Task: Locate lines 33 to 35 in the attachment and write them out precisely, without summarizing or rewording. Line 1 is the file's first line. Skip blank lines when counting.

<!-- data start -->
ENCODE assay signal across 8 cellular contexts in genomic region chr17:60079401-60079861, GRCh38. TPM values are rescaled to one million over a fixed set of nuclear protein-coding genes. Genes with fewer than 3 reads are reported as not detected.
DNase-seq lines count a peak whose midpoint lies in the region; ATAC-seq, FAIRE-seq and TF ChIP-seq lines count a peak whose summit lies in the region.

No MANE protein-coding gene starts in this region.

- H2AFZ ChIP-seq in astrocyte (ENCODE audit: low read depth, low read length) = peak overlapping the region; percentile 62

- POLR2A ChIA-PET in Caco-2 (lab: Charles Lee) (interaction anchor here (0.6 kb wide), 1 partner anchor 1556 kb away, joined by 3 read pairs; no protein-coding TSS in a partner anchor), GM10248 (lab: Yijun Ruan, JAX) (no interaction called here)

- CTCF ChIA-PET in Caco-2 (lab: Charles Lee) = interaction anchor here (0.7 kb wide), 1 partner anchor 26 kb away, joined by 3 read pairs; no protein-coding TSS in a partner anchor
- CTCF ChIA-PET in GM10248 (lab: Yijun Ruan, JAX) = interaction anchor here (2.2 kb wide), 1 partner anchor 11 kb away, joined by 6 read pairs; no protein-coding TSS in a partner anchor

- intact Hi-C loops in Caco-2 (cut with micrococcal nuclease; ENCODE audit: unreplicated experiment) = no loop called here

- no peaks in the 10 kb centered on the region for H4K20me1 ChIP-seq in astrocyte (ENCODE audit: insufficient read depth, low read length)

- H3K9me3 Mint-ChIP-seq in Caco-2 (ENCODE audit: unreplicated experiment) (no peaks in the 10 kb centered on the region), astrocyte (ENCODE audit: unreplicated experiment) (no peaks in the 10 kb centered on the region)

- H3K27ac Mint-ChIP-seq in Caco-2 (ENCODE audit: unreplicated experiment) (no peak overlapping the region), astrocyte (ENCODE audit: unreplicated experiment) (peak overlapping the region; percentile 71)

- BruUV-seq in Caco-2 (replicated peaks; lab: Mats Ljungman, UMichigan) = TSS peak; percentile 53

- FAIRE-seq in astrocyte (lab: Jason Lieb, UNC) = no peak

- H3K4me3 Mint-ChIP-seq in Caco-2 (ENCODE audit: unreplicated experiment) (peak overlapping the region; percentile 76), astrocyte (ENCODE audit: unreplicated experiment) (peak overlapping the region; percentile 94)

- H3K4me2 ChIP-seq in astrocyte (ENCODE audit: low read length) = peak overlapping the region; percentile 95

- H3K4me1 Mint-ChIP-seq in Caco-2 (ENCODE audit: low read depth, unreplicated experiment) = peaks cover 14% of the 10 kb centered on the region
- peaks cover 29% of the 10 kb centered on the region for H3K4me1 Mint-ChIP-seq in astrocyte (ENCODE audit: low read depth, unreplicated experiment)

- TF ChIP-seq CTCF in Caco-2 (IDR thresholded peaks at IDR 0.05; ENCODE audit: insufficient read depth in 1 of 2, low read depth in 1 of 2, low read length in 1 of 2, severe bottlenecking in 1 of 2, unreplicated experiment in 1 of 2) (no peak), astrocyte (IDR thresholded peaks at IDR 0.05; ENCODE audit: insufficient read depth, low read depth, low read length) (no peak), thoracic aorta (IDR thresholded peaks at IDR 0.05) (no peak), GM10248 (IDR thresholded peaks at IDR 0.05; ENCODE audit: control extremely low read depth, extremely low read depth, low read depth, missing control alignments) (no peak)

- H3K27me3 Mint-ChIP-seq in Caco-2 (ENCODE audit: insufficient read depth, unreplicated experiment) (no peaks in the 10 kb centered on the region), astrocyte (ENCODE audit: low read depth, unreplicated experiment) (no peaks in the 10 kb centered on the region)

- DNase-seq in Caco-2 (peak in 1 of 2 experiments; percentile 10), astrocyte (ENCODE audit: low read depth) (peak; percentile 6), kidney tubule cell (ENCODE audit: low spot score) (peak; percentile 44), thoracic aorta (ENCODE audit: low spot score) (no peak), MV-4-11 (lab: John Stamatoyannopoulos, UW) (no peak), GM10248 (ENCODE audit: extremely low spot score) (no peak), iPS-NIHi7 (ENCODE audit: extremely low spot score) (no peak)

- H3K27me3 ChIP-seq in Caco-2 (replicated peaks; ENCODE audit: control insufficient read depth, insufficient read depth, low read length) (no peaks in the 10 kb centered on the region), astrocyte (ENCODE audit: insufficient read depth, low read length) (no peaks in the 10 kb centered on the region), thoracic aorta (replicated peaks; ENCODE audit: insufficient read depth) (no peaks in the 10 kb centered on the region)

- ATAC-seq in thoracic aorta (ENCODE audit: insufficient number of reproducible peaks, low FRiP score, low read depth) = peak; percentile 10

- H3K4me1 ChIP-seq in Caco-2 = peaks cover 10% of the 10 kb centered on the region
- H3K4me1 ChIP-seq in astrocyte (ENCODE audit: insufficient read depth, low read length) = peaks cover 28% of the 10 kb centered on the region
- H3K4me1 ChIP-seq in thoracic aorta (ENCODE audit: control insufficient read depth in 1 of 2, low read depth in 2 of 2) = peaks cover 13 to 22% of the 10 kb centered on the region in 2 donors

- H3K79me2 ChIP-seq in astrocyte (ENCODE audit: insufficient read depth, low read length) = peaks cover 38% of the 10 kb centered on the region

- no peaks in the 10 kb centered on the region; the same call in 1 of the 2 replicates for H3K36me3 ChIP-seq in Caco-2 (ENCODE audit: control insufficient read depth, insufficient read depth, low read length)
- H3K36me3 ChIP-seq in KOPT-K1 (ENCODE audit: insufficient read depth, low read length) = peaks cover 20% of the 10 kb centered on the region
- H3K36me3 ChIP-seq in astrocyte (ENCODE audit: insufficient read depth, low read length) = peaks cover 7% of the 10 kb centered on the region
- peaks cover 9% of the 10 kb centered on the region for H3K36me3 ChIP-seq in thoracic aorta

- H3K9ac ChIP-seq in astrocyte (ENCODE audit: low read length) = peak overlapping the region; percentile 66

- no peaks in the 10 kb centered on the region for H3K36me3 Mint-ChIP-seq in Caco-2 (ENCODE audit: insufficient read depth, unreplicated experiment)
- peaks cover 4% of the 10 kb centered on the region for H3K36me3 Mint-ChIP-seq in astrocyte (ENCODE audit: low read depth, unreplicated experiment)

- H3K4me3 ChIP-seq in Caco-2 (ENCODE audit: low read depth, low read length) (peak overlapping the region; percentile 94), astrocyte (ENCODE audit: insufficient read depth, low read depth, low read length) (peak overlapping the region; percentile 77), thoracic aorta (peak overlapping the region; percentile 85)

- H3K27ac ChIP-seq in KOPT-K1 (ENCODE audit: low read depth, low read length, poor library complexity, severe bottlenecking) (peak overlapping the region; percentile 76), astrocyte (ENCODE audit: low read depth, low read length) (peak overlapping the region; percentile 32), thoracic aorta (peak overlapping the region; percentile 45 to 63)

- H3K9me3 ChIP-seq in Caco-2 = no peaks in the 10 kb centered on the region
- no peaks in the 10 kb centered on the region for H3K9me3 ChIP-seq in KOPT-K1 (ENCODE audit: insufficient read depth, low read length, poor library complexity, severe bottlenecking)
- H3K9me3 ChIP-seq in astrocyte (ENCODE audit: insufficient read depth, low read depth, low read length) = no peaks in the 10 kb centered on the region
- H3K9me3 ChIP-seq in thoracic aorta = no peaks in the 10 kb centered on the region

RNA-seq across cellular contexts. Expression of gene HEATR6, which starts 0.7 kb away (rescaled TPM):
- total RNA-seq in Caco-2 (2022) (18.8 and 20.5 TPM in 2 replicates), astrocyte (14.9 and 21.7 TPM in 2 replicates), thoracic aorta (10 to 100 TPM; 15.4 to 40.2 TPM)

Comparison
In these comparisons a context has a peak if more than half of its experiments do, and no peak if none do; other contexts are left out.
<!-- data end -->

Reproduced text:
- peaks cover 4% of the 10 kb centered on the region for H3K36me3 Mint-ChIP-seq in astrocyte (ENCODE audit: low read depth, unreplicated experiment)

- H3K4me3 ChIP-seq in Caco-2 (ENCODE audit: low read depth, low read length) (peak overlapping the region; percentile 94), astrocyte (ENCODE audit: insufficient read depth, low read depth, low read length) (peak overlapping the region; percentile 77), thoracic aorta (peak overlapping the region; percentile 85)

- H3K27ac ChIP-seq in KOPT-K1 (ENCODE audit: low read depth, low read length, poor library complexity, severe bottlenecking) (peak overlapping the region; percentile 76), astrocyte (ENCODE audit: low read depth, low read length) (peak overlapping the region; percentile 32), thoracic aorta (peak overlapping the region; percentile 45 to 63)